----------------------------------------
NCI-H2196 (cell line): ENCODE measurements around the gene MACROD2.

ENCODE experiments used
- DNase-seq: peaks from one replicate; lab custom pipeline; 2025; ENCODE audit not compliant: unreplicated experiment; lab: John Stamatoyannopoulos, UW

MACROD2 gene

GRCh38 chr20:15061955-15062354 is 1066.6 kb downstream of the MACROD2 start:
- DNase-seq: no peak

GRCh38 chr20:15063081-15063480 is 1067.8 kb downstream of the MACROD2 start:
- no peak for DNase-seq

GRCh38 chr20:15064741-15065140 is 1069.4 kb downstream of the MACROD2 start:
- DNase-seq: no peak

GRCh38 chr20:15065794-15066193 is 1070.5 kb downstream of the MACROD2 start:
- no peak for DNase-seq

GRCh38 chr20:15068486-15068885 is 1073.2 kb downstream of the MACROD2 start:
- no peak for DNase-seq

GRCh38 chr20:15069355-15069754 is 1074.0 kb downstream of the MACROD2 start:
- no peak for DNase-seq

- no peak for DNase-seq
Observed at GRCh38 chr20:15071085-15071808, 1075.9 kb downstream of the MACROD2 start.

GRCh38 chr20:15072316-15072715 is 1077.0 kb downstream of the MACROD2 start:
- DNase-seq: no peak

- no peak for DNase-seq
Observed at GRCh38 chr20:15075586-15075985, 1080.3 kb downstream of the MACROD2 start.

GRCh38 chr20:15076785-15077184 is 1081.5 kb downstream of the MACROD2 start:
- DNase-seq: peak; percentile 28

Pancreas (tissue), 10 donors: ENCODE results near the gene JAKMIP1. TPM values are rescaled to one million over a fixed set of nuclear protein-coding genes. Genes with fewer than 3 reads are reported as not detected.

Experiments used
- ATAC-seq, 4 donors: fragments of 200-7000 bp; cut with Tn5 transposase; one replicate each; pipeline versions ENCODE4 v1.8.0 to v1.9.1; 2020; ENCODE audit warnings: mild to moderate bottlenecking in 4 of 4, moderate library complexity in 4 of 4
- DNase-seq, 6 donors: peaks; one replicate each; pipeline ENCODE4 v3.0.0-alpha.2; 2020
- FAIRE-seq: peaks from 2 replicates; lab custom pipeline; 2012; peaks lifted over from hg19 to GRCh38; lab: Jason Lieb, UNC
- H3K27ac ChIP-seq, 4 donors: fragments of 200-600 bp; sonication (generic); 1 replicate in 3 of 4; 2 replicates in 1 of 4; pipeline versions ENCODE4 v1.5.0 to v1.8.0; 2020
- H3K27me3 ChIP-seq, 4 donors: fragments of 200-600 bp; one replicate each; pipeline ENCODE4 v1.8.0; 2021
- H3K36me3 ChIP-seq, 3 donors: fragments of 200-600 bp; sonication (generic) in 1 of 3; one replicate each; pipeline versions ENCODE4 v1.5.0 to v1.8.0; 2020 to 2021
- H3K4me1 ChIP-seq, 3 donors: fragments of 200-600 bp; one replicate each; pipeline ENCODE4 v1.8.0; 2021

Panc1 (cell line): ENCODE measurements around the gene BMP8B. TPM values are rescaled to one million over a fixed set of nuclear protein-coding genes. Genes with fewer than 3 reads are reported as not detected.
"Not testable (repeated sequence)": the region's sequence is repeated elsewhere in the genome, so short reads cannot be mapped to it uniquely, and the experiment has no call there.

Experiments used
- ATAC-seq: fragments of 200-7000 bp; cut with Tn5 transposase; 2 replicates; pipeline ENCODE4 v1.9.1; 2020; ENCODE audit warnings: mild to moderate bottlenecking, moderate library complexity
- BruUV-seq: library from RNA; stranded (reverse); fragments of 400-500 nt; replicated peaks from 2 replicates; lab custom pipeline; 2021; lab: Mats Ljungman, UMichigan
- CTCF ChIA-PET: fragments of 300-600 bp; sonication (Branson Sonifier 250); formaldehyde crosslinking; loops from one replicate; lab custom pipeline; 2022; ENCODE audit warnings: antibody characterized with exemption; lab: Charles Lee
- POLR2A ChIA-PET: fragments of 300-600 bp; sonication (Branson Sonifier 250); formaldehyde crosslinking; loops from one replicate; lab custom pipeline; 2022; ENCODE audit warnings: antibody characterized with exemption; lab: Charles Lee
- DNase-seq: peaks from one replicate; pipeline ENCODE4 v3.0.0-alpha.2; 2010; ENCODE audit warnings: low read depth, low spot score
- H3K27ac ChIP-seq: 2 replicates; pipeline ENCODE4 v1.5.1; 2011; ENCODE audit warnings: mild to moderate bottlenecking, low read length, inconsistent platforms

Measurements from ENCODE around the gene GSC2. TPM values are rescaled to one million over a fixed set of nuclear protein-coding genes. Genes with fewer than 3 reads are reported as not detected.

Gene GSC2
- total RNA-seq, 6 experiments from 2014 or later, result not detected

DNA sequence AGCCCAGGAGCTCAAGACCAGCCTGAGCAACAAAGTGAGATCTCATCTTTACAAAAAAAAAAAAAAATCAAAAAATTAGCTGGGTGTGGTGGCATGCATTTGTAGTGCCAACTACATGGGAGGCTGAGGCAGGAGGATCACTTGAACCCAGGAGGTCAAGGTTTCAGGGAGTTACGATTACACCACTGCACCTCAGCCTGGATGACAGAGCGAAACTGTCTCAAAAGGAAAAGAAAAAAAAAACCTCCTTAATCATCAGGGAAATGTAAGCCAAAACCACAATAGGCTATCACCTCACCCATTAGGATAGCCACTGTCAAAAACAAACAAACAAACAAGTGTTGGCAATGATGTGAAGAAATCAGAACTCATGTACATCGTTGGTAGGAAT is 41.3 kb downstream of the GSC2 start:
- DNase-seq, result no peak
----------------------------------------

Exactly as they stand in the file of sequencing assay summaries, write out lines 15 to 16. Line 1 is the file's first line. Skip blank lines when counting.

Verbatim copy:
GRCh38 chr20:15069355-15069754 is 1074.0 kb downstream of the MACROD2 start:
- no peak for DNase-seq